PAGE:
MS. REBECCA SHEIR
About now it's a very happy time for thousands of students across our region as they don their caps and gowns and get their diplomas from high school. And one of the happiest of those students may very well be Sharnika Glasby. Sharnika is finishing up her studies at Phelps Architecture, Construction and Engineering High School in Northeast D.C. And she's overcome some pretty daunting challenges to make it this far.
MS. REBECCA SHEIR
Special correspondent, Kavitha Cardoza, has been sharing the stories of students like Sharnika for the past three years in a series called Beating the Odds. And over the next few weeks she'll bring us a new crop of graduating seniors, starting with Sharnika.
MS. KAVITHA CARDOZA
Eighteen year old Sharnika Glasby is one of those students who squeezed every moment out of high school. She was in Model UN, Shakespeare scholars, and choir. She was an athlete, taking part in softball, volleyball, and track. And she was an honor roll student, maintaining a 3.7 GPA.
MS. SHARNIKA GLASBY
I do like being a good student. And when I graduate, I want to be able to say I was in the top five or I was number one, which I was in the beginning of the year.
Sharnika was the top student in her school, but then…
The incident happened.
The incident is Sharnika's shorthand for the day she was shot on her way to school, a few months ago.
It was a normal day and I was rushing out of the house. And I'm walking down the street with my iPod and my phone in my hand changing the song.
She was a few blocks from her home, close to the Anacostia Metro station, when a man suddenly came up to her.
He was wearing a mask, and he's like, "Give me your bag." It didn't really register and he shoots me. All I hear is a really loud just popping sound.
She describes feeling a searing sensation. The bullet hit just above her knee and went through her leg. There was blood.
My whole pants leg was soaked. Yeah, I’m like, am I going to die from this? Like, it was just so much.
Sharnika limped toward her house.
And the police came, I was still crying, when I was in the ambulance, I was crying. They were trying to talk to me and calm me down, but it was like I couldn't really get a hold of myself.
Sharnika says this happens a lot in her neighborhood. She just didn't think it would happen to her, on her way to school, wearing her uniform. She missed a month of school as her leg healed. Some worries like, will you be able to see the scar when I wear a skirt, faded after a few weeks. But some wounds are still with her.
It'll make you paranoid all the time. It's like I will never go back to the time where I can just walk down the street, blasting my music or with my iPod in my hand. You're always looking behind you. You're always wondering if the person sitting next to you is going to do something bad. It's like really stressful.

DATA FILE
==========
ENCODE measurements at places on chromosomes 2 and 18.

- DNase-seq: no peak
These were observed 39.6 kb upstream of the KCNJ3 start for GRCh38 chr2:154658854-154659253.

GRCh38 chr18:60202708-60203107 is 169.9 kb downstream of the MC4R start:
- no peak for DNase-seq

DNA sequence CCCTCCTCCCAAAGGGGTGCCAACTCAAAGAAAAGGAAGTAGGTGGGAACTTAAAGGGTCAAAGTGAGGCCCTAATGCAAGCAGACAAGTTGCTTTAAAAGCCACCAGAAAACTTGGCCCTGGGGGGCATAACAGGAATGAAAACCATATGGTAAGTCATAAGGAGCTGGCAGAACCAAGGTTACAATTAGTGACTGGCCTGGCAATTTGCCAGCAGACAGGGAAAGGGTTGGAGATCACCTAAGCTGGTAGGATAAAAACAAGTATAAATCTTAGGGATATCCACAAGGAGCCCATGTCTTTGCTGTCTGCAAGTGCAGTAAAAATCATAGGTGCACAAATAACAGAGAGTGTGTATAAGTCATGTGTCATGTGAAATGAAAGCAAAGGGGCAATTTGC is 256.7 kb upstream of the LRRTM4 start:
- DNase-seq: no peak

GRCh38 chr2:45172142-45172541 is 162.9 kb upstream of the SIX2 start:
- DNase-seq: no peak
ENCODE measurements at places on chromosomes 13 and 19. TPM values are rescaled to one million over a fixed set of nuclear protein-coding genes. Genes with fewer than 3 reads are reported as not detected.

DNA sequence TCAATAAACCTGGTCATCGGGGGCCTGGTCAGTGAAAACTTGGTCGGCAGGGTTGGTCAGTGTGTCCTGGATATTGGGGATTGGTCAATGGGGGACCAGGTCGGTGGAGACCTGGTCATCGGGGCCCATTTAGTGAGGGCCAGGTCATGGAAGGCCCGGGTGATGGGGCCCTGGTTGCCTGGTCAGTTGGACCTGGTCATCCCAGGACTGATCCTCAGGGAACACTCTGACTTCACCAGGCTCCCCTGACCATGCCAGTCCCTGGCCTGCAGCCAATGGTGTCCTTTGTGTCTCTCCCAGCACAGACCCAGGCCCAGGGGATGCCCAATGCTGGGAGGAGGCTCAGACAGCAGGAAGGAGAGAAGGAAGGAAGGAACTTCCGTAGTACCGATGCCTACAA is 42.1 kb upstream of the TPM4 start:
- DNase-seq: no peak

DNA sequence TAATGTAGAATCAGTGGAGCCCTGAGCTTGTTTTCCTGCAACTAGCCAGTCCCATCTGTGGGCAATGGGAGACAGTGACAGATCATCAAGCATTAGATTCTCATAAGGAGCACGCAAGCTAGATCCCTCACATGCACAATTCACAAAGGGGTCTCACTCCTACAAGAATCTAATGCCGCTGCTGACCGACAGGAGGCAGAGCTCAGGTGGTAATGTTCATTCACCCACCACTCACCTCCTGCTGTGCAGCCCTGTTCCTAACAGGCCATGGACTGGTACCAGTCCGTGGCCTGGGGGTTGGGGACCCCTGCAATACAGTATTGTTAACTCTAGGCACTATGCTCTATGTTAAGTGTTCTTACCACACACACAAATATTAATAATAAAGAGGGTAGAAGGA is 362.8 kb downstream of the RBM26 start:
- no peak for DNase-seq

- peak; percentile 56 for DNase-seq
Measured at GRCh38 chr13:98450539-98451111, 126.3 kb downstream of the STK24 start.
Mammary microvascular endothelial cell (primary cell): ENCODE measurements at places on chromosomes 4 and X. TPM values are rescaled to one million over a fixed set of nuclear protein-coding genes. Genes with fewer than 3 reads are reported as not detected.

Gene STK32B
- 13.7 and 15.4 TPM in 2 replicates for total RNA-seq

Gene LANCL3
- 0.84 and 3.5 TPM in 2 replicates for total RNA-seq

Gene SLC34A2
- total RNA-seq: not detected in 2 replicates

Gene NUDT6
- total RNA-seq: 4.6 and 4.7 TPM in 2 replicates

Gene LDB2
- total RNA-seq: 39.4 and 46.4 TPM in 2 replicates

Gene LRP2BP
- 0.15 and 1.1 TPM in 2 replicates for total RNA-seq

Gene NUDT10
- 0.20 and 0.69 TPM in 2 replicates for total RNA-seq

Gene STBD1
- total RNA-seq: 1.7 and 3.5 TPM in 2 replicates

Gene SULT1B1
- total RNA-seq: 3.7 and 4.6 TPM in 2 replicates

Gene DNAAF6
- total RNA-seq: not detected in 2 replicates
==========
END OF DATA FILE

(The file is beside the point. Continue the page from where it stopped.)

Her schoolwork suffered when she missed weeks of class.
I haven't been able to come back with the grades I have gotten in the past. Like, I still get A's and B's, but there's an occasional C that's just killing me. It is because I don't understand the lessons that I've missed. Like, in math it really set me back, plus other challenging classes like my digital electronic class and my engineering class. It set me back in those, so I have to catch up in those, too. It was like, when did we learn this? And everybody's like, oh, yeah, it was that class. And I was like, oh, yeah, I was out.
Sharnika wants to be an engineer.
In my family most people who have not gone above a high school education. They got a job right after high school or they tried college and they got pregnant or something. And I don't want that to happen to me. I don't want to be dependent on, like, the government, welfare or food stamps. I've seen that look of defeat. I don't want that life. I want a better life.
A better life for Sharnika doesn't mean fancy clothes or expensive meals or exotic vacations.
I want to be able to go to school. I want to be able to say I've got my master's degree and have, like, an awesome job that I, you know, won't be able to get fired because I have, like, good education. Like, I want to be able to know that I can pay my bills and have a good house and maybe a fancy car.
Sharnika says she has a big supportive extended family who have been there for her when she faced other challenges, a mother on drugs, bouncing between relatives, a custody battle. And school has also helped her cope with the shooting.
It's still a terrible subject, but it's not as terrible as it could be. It's really stressful, but then you have the people in your life that makes it better.
While she was recovering from her wound, school staff brought her food and helped pay her senior dues. Her friends helped explain classwork and cheered her up, and best of all, she started hearing back from colleges with acceptance letters. She laughs and remembers what she was focused on after she was shot.
What was in my bag were really important documents, I had to submit those so my transcripts could be sent off to the colleges. So the one thing I was thinking was, I have to get back to school, I have to turn those in.
You got shot and that was one of the things on your mind?
A lot of people say that. But it was like, you get shot and you were worried about college applications? Yes, I was because the deadline was really close.
Sharnika Glasby is going to Penn State to study engineering in the fall. I'm Kavitha Cardoza.
We'll be sharing more of Kavitha's Beating the Odds series over the next few weeks, so stay tuned.
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